The compact chainring set works for most people and, based on a multitude of rides, it makes sense for most riders. A standard set would be more like a 53/39T crankset, which definitely requires that you have more strength to crank it out on climbs. But with the compact set, you get much closer to a 1-to-1 ratio in the lowest gear. That makes climbing a lot easier for sure. On many of my rides with climbs, I found that the lowest gears worked reasonably well. Granted, not as easy as the Larkspur...but then again this is a bike that’s not designed for that. It’s designed to give you a broader range...just not as high up as a higher-end road bike. The compact crankset simply works well for most riders and, for the Nicasio, it was a good choice by Marin.
The Shimano Claris groupset is pretty standard stuff for a bike like this. Nothing to scream home about really. Shifting was pretty smooth and the shifters and derailleurs were reliable. It’s an 8x2 groupset so with 10- and 11-speed groupsets available, yeah, definitely room to improve...which I’ll explain in a bit.
The disc brakes were a completely new experience to me. Every bike I had before had standard hub brakes. The stopping power of the Promax Render R brakes is pretty good...definitely better than hub brakes. When adjusted right, they have plenty of grab to them with a fairly decent amount of modulation.
Would hydraulic brakes be a better choice for this bike? Well, yes, but that does add to the cost. I’m sure Marin went with the mechanical brakes simply to keep costs down and add value elsewhere. No doubt the stopping power of a hydraulic brake system would be better. Regardless, I found the stopping power to be just enough to do the job.
Only thing I didn’t like were the pads. My understanding is that the Promax brake caliper is a generic version of an Avid BB7 brake. It uses the same type of brake pads which, based on my use, tend to wear in a weird way. The pads have a notch in them and, when they wear down a little, it seems that the notch has a tendency to scrape the rotor a bit. I can fix it by just sanding down the pad a little but, eventually, the problem comes back a few months later.
Other than that, the brakes worked fine. They can be a little tricky adjusting and aligning them but that’s pretty much on par with mechanical brakes like this.
Wheels and Tires
I’m gonna be honest...the wheels that come on the Nicasio are pretty cheap. They work, yes, and they’re pretty good...but the hubs on them are cheap. The hubs on mine ended up wearing out pretty quickly and I found them to be hard to clean and rebuild. But they’re great starter wheels and will get you going. But, once you get rolling, consider an upgrade to your wheels.
The Schwalbe Spicer tires that came on my bike worked pretty well. In fact, I still have them hanging in my garage for future use. They provide plenty of grip on asphalt but leave a lot to be desired for terrain that’s off the beaten path.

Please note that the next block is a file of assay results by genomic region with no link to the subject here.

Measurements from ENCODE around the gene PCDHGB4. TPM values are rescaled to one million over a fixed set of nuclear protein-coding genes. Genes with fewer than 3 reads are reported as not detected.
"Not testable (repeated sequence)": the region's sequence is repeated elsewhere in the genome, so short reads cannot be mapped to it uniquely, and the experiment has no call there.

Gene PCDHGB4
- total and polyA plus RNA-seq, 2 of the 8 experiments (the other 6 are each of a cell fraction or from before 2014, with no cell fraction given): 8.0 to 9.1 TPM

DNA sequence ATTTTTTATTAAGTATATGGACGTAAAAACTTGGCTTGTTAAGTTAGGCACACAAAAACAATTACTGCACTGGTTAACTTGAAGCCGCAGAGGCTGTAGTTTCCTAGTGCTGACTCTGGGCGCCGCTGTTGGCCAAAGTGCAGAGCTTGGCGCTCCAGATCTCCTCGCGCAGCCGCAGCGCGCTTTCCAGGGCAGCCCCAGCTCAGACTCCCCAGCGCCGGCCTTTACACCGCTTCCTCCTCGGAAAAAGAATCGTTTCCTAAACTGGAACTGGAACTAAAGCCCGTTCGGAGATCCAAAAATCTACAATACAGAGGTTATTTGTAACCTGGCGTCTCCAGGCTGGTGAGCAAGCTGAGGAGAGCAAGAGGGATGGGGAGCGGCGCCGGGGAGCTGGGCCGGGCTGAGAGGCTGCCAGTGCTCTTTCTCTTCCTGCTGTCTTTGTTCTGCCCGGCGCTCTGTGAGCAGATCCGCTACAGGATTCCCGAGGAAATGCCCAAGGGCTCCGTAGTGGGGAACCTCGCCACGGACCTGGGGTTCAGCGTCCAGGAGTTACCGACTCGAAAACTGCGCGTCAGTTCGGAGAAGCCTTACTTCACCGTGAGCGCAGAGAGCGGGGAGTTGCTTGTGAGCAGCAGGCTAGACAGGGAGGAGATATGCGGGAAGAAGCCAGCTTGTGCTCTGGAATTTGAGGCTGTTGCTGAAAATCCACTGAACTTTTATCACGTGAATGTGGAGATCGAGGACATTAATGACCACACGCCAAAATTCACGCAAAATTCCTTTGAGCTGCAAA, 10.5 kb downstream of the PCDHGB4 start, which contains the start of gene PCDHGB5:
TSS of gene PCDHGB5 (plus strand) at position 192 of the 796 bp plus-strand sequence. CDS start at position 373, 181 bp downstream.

The same probably applies to the Vee Apache Chief, which strangely looks like a knockoff of a Continental Grand Prix 5000. Regardless, it’s definitely a slicker tire compared to the Spicer. If you plan on riding on nothing but clean asphalt then you’ll likely be pretty happy. But if you’re planning on riding on more mixed terrain then you’ll likely want to upgrade your tires.
Another thing to consider is that, other than the Nicasio Ridge, none of the wheels provided are tubeless ready. That’s not a huge deal breaker starting out but something that might be a factor when upgrading your bike later on. This is a bike made for upgrading which, as you’ll soon learn, is a blessing in disguise.
The stem that comes installed on the Nicasio is pretty standard fare. I upgraded my stem fairly early on so I can’t exactly remember what the specs were on the stock Marin stem. I believe it was somewhere around a 90mm stem with 7-degrees of rise. For someone of average build, those measurements might work. For me though I needed to raise and pull the handlebar back a bit so I’m riding more upright. If the stem works for you then you probably won’t even need to mess with it. Just keep in mind that it’s one of the things you might need to switch out at a bike fitting.
The same applies to the handlebars. It’s a pretty solid alloy bar with a compact drop and 7-degrees of flare, which makes being in the drops a little more comfortable. It’s a great bar to start with but, like the stem, you might consider a different bar to suit your needs.
Other than that, what comes installed in the cockpit is a very solid start. Even the handlebar tape is pretty comfortable. But, like anything with a bike, you're likely to customize it to meet your needs.
Just like the cockpit, the stock Marin branded saddle is standard fare as well. Honestly, it's nothing to scream home about. I rode on it for a while and it was just ok for me. Some riders might like it though. Everyone's butt is different though so the stock saddle might not work for you. As is the case, be prepared to upgrade relatively quickly, which was the case for me.
Riding the Nicasio is an absolute pleasure. Handling is snappy enough when you need it but tends to smooth out at faster speeds. Because of its steel frame and forks, you probably won’t win any races. It’s definitely on the heavy side but, then again, this isn’t a bike made for speed.